The government once again has moved too slowly to help me. Where was this clunker program idea in 1954? Was Congress so engrossed in the Joseph McCarthy saga that they forgot about the rest of us? Was Eisenhower more interested in practicing his golf or monitoring the Marshall Plan than to my lonely plight in West Tennessee? Was the entire world’s attention averted by the Monroe-DiMaggio wedding?
I reckon, as a nation there in the mid 1950s, we kinda lost our direction. A right-thinking government would have instituted several clunker programs. And it should have started with shoes. I’d get the Sunday hand-me-downs from Leon. He’d wear those Buster Brown encasements to church every week for a year, sometimes two. It would take another year for me to grow into them (and sometimes even then Mom would have to stuff some newspaper in the toe). Folks, they made those things out of Pittsburgh steel and ready mix concrete. It was like walking around in brick-bats. I kid you not! That little boy in the picture looked so nice and innocent but he didn’t know didley-squat about making shoes! It was the biggest clunker ever perpetrated on the foot covering industry.
You could get a blister just sticking your heel into one of those things. And walking was near about impossible. It was enough to turn you against church! I have cried through the announcements, all five verses of “I’m Gonna Take a Trip on that Old Gospel Ship,” two offerings (we were Baptist), that sermon where Abner lets his guard down and Joab runs him through with a sword and an invitation that lasted so long I thought we were waiting for Moses to appear!
My parents didn’t have any money. Why do you think we were passing those shoes around? They couldn’t afford to buy new Sunday-go-to-meetin’ clothes every year. But if Uncle Sam had’a stepped in and offered us, say $8 to trade them hard-as-a-rock Buster Brown shoes in for a brand new pair of Nike Air Max Tailwinds. Wow! Now we’re talking government intervention that would mean something!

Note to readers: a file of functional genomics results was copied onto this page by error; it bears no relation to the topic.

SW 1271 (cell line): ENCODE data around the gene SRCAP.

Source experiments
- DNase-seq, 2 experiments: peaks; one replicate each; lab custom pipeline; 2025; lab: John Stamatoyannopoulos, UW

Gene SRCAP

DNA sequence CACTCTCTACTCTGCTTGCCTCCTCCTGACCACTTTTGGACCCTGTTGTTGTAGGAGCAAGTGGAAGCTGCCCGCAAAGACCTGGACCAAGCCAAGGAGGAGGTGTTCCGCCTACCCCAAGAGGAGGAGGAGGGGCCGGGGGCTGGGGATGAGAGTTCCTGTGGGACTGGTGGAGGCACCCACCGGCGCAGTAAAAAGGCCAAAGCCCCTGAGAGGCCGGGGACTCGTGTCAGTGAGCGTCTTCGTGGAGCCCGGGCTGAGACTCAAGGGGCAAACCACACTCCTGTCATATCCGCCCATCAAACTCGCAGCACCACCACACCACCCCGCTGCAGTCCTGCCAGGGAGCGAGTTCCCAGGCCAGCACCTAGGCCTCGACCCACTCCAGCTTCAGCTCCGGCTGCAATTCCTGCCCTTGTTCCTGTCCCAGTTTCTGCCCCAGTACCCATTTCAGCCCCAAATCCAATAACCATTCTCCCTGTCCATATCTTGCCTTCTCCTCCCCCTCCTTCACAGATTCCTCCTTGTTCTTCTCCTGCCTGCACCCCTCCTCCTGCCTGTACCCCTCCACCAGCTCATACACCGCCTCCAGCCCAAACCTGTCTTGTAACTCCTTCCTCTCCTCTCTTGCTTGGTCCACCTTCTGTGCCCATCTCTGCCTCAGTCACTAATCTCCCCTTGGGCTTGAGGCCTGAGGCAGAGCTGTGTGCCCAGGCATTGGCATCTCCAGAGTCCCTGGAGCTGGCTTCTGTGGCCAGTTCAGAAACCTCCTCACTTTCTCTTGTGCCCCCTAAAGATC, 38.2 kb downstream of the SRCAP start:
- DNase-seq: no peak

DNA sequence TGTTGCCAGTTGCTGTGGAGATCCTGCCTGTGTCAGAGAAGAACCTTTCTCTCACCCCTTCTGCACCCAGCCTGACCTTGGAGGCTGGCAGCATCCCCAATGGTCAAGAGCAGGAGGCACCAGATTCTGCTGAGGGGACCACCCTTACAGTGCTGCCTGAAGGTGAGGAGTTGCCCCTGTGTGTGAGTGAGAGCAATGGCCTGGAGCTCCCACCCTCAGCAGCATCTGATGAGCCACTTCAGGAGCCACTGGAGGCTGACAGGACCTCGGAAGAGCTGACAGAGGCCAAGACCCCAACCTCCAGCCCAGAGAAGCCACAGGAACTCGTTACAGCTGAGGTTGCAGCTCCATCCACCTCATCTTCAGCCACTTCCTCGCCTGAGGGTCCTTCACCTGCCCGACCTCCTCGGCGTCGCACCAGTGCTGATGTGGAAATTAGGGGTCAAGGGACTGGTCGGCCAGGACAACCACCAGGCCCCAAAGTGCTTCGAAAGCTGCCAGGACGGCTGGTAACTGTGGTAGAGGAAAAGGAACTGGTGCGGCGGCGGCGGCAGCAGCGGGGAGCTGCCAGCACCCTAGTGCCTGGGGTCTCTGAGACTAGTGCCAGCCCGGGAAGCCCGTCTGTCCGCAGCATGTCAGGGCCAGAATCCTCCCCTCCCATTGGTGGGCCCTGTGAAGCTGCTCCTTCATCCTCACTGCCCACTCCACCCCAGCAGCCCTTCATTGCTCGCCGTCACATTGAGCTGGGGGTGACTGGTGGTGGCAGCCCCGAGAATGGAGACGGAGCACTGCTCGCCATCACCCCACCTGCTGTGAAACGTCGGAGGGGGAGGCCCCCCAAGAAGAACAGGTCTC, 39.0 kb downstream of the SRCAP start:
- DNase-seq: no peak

I can’t see any reason that they couldn’t have done the same thing with bicycles. Leon found a bike in the trash behind Tommie Hill’s Texaco Station. We straightened up the handle bars, patched holes in both tires, oiled the chain and tied a burlap bag over the metal seat. It didn’t look all that great; both rims were missing a few spokes, the hard rubber filling was gone from the left pedal and it didn’t have fenders but you could “take off” from the hill up at Jim and Joe Williams’s house and near ’bout coast all the way to our front yard. ’Course, it was hard to get the baseball card to hum because of the lack of spokes and if you ran though any kind of ditch that fenderless back wheel was going to sling water on you and you didn’t impress Brenda Ellis when you pedaled by. It was better than nothing but calling it a “clunker” might have been overstating it.
We wore Tuf Nut jeans. We didn’t want to. We longed for a pair of those Levi Strauss’ that Mr. Beasley sold over at the National Shirt Store. You could buy Tuf Nuts for a dollar. The Levis were almost three times that.
None of that mattered to our parents. They were “too” practical. No amount of begging or explaining could move them. We had to wear our clunkers. It was embarrassment on top of embarrassment.
Joe Sasser would drop by and pick me up in his dad’s old Dodge truck. It had cattle rails on the sides, a lot of junk in the back and a dash piled high with work gloves, D-cell batteries, duct tape, a Keco Milling Company hat and an assortment of screws, pliers, bailing wire, old thermostats, drill bits and box-end wrenches. That vehicle was dirty and ancient and got about 2 miles to the gallon. Joe and I talked about school, farming and if were going to see “To Kill a Mockingbird” at the Park Theatre. Dummy us! It never crossed our minds to petition Washington for a little help on a trade in. A new Corvette would have been perfect. It was smaller, sleeker and even with the souped-up engine it would get better gas mileage than that old pickup.
The government, in its infinite wisdom, hopped in 47 years too late to help me. Ain’t that the way life goes?